This is the second in my series on being a Pagan teacher; in the first one, I talked a little about how to be an effective teacher. Today, I want to talk about different models of teaching and their uses.
Let me begin by reiterating that I teach for my day job. I have also experienced the workshop/classroom model for teaching Pagan and witchcraft topics as both a teacher and a student and I received my Faery training under an apprenticeship type one-on-one model, and have taught my own students in a combination of apprenticeship and coven teaching depending on what was going on at the time.
The classroom or workshop model
Fundamentally, this means that you have a number of students and one or two teachers, and the relationship between teacher and student is limited in time and space. That is, they interact mostly in the classroom setting, with a variable amount of individual consultation outside of it, and once the term of the class is ended there is no presumption of a relationship beyond that.
The classroom model is good for imparting mainly intellectual information, or specific skills that can be practiced within the constraints of the course. It is also an efficient way to maximize resources…either in terms of making sure more people get access to a particular teacher or (if the teacher is being paid) ensuring that the teacher gets a reasonable wage at an equally reasonable rate of tuition for the students.
The classroom structure inherently creates more of a hierarchy than the other types, relatively speaking. This in itself is neither good nor bad, but is a tendency to be aware of, especially if your stated values are otherwise. The frequent internal fights I witnessed in Reclaiming about who was or was not deemed a “teacher”…and who got paid…I believe are traceable in part to the structurally hierarchical tendencies of workshops and Witch Camp straining against the anti-hierarchical sensibility of the tradition as a whole. A classroom model also creates emotional distance, which is useful to me as a college instructor, but as a means of teaching emotionally intense spiritual subjects may be counterproductive.
An apprentice is something like a student and something like an assistant; learning comes from both discussion and practice, often in partnership with the teacher, and it easily (almost inevitably) spills over into a personal friendship. This approach is generally far less structured, which can be both an advantage and a disadvantage. The down side is that sometimes major topics get skipped because they just didn’t happen to come up; the up side is that the practice is very much integrated into daily life and the student sees the teacher’s practice in action, not just in theory or by self-report. This is the most supportive form of the teacher-student relationship, and that level of support is essential for some of the shamanic and ecstatic types of practice. It is also the most time-intensive, on both the student and teacher’s part.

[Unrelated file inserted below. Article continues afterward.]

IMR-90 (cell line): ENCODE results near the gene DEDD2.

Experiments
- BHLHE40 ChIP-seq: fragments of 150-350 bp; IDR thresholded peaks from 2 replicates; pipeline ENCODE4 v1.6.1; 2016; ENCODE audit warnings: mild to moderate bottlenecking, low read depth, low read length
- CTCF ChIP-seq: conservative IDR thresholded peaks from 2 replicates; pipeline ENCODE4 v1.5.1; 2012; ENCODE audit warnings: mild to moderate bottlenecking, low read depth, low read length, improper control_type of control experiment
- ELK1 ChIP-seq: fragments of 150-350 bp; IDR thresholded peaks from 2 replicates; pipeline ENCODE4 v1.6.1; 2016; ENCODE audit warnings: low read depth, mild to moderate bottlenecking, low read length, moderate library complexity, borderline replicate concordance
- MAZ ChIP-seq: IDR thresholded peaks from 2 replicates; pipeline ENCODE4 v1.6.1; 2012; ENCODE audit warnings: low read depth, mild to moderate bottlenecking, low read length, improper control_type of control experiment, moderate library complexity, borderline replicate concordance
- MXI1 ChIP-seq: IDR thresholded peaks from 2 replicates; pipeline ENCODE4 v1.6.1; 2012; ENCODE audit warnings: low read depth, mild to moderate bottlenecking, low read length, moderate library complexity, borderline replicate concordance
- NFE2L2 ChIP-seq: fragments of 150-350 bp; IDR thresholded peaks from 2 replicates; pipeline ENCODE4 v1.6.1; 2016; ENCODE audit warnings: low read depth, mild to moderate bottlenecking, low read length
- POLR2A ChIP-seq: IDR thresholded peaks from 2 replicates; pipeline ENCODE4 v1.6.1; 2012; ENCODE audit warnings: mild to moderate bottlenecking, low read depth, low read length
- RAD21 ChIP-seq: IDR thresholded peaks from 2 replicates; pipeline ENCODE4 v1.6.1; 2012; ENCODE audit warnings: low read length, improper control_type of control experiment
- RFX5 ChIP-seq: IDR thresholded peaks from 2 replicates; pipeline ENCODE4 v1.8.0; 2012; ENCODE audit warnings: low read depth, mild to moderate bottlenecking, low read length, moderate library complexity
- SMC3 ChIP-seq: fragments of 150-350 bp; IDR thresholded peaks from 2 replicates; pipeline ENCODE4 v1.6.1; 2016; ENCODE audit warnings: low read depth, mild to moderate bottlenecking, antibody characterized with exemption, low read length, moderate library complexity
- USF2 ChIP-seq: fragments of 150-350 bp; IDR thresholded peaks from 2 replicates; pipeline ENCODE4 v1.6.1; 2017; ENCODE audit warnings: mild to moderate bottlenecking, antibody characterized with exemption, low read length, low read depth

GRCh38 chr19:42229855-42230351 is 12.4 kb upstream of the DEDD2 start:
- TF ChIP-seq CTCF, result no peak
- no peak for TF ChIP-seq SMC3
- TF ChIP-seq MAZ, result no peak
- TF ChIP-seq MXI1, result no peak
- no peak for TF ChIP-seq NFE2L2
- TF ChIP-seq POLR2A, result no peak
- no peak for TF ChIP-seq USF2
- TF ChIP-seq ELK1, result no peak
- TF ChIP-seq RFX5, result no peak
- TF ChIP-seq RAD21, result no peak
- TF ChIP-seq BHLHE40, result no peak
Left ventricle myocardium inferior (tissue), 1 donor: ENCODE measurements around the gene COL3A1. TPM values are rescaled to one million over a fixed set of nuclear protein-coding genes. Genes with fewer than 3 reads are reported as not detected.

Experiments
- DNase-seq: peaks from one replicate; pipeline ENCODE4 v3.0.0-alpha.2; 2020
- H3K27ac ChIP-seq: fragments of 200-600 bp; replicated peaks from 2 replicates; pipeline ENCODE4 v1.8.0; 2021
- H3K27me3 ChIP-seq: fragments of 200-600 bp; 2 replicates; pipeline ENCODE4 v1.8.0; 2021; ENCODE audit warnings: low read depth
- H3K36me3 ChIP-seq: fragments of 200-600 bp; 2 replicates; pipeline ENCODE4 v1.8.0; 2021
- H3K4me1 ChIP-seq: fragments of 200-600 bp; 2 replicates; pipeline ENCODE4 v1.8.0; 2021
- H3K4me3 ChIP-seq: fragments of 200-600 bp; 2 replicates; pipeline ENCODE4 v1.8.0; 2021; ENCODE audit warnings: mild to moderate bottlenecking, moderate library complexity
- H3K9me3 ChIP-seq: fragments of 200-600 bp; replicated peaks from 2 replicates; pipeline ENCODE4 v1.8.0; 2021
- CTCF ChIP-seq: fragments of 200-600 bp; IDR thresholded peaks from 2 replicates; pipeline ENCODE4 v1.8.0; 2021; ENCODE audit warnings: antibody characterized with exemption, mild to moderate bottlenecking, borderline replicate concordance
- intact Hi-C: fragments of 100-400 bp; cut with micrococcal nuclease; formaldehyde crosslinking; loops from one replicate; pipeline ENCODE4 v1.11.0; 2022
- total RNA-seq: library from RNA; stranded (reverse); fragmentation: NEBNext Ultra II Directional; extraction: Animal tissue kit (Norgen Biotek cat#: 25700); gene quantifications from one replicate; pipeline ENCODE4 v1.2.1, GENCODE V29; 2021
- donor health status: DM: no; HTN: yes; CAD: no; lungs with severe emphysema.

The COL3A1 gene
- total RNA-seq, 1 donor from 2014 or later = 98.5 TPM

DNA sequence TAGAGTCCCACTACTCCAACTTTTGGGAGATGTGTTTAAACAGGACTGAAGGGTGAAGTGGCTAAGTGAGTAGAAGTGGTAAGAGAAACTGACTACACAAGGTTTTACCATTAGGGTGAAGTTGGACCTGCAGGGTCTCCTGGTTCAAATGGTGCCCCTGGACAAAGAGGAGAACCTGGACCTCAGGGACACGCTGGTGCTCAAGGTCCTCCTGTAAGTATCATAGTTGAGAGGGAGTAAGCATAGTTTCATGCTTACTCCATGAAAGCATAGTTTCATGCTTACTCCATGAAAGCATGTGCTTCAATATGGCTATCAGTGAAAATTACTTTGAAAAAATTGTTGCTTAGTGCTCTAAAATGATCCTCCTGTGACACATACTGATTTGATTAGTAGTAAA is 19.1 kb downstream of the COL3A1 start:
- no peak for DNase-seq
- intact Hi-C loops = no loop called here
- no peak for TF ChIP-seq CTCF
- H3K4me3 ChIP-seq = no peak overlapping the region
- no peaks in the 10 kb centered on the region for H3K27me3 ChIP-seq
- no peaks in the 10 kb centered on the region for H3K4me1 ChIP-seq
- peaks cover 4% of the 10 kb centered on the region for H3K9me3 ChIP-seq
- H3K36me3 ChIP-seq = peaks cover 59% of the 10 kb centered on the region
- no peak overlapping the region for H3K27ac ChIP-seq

In practice this is often a combination of the two, both structurally and in a kind of linear progression; that is, a coven may have “outer court” classes which are taught by coven members to a group, then as students advance they wind up working with a teacher one-on-one. In a tradition like Faery where there is only one initiation and several initiates may be part of a coven, each initiate may have a student under his or her supervision for individual work combined with group ritual and other activities. Ideally coven-teaching is the best of both worlds; in practice I could see the potential for screwed-up interpersonal dynamics finding a foothold or being exacerbated. I will say that in my own personal experience that for any witchcraft beyond the most basic “this is how to cast a circle, here’s the Wheel of the Year, let’s talk about directions and elements” kind of information, the closer the teaching model is to apprenticeship, the more functional it tends to be. There also needs to be a clear path forward for students, and a clear understanding of who is responsible for what.
Generally speaking, the more intellectual and dry the information you are conveying, and the less expectation you have of any relationship beyond the term of the course, the better a classroom or workshop model will suit. The more intense and volatile the training, the more an apprenticeship or coven model is necessary; this is why the principles listed on the Faery Tradition website include “We recognize that Faery is highly transformative and extremely experiential, requiring closer attention and responsibility than workshops, seminars, or intensives provide.”
From both the teacher and student’s perspectives, knowing what your goals are (both short term and long term) is vital. How much support and attention from the teacher do you need/are you able to give? I have seen people struggling with the emotional fallout of practices learned via a book or a relatively inaccessible workshop teacher, sometimes to their detriment; in my own experience I have found that approach too ungrounded for anything energetically intense. There are also potential pitfalls for the teacher: in an interview for the article “The Teacher Will Appear” by Christine Hoff Kramer and Sierra Black which appeared in Witches and Pagans #25; I made the observation that “in group situations people are much, much more likely to project their shadow stuff onto me than they are in situations where we have a more organic and personal relationship.” Obviously, I don’t think a classroom model is inherently bad; I teach in a classroom every week. I have also given my share of Pagany workshops and talks. I do think that for both teacher and student understanding the limits and advantages of a given approach will help to avert difficulties and make sure the education you are seeking happens.